Santa Barbara County’s homeless population hasn’t changed much in size, but homeless advocates discovered there has been a shift in where homeless people are living after the data recorded during the 2017 Point in Time homeless count conducted Jan. 26 was reviewed.
Central Coast Collaborative on Homelessness (C3H) coordinated the biennial count mandated by the U.S. Department of Housing and Urban Development. The count records sheltered and unsheltered homeless people on a single night in January. The count does not note people living in overcrowded or “couch surfing” conditions or those in jail, treatment facilities or hospitals.
“The overall number of homeless people, sheltered and unsheltered reported during the Point in Time counts has remained remarkably consistent in Santa Barbara County over the past six years,” said Chuck Flacks, C3H executive director.
The 2017 homeless count recorded 1,489 people without homes in the county, down less than 50 from the 1,536 counted in 2011.
On Jan. 26 from 6:30 to 11 p.m. from strategic points in the county, 136 volunteers were deployed to areas where homeless people are known to have been located in the past.
“The largest increases in numbers of homeless people were observed in Lompoc, Goleta and Isla Vista when compared to previous counts,” Flacks said in his executive summary of the count’s findings.
The count doesn’t provide enough information as to why there seemed to be a shift in where homeless people are living, he said.
Flacks thinks that better tools and volunteers may have worked to make the count more accurate, which could have led to the changes in results compared to previous years.
The rental market and lack of vacancies, particularly in the South County, may have contributed to the shifts, he added.
“South County, Carpinteria and Santa Barbara, in particular, have continued to become more expensive to live in, with rental markets that have near-zero vacancy rates. It is likely that some of the observed increases in Lompoc and Santa Maria may be because housing and cost of living is more affordable in these cities,” he said.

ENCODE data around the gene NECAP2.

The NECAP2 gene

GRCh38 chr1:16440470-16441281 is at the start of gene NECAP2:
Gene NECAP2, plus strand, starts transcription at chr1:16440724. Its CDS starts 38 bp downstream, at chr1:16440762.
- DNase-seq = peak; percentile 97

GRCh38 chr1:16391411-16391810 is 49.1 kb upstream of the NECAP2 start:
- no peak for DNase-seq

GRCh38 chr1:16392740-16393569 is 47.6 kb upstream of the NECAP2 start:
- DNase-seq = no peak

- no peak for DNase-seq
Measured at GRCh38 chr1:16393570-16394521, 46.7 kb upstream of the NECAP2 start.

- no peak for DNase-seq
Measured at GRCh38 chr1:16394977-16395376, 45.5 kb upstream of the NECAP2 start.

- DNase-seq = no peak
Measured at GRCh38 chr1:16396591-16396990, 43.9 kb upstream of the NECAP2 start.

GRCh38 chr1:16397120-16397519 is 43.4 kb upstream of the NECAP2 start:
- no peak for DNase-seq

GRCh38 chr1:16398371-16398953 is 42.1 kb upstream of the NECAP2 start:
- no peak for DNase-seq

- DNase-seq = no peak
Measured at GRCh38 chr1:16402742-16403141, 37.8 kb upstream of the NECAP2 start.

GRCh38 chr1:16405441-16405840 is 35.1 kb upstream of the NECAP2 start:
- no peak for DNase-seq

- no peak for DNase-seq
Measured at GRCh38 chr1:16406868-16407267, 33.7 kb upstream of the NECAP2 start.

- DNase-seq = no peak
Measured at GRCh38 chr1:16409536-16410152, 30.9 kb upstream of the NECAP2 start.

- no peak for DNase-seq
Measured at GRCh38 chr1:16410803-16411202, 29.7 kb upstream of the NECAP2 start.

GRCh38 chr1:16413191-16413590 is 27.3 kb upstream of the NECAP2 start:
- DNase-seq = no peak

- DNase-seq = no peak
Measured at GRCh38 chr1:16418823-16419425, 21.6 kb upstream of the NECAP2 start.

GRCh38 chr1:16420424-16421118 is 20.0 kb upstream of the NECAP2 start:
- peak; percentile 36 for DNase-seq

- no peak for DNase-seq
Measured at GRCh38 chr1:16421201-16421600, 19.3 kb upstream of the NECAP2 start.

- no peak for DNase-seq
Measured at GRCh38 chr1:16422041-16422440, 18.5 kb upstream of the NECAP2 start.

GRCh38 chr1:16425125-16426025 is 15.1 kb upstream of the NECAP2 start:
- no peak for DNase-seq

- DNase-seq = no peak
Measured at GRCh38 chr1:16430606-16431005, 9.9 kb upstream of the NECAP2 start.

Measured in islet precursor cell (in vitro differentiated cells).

Slight increase in Santa Maria
Count volunteers found 338 homeless people in Santa Maria on Jan. 26.
Compared to 2015’s numbers, the number of homeless people in Santa Maria increased by 4 percent. Compared to 2011’s numbers, there has been a 39-percent increase.
Of the 338 people counted in the city, 253 were residing in homeless shelters and 85 were unsheltered. Eight were identified who live in a vehicle.
Most of the homeless in Santa Maria were male. Forty-five percent were Latino, 37 percent white.
Lompoc number nearly doubles
Volunteers counted 219 homeless people in Lompoc.
Compared to the 2015 count, the numbers increased by 89 percent, and increased by 111 percent compared to 2013 figures.
Of the more than 200 homeless counted in Lompoc, 152 were sheltered, 67 unsheltered.
Volunteers identified nine homeless veterans.
Thirty-nine percent of the homeless were white, and 32 percent were Latino.
Nearly 30 percent of the homeless people counted in Lompoc are 18 years old or younger.
Most homeless in Santa Barbara
Though the number of homeless people has been on the decline in the city of Santa Barbara the last six years, the city seemed to have the largest homeless population. Volunteers identified 790.
The number decreased by 12 percent compared to 2015’s numbers; 16 percent compared to 2013; and 24 percent compared to 2011’s figures.
More than half the homeless in Santa Barbara were white, and 60 percent male.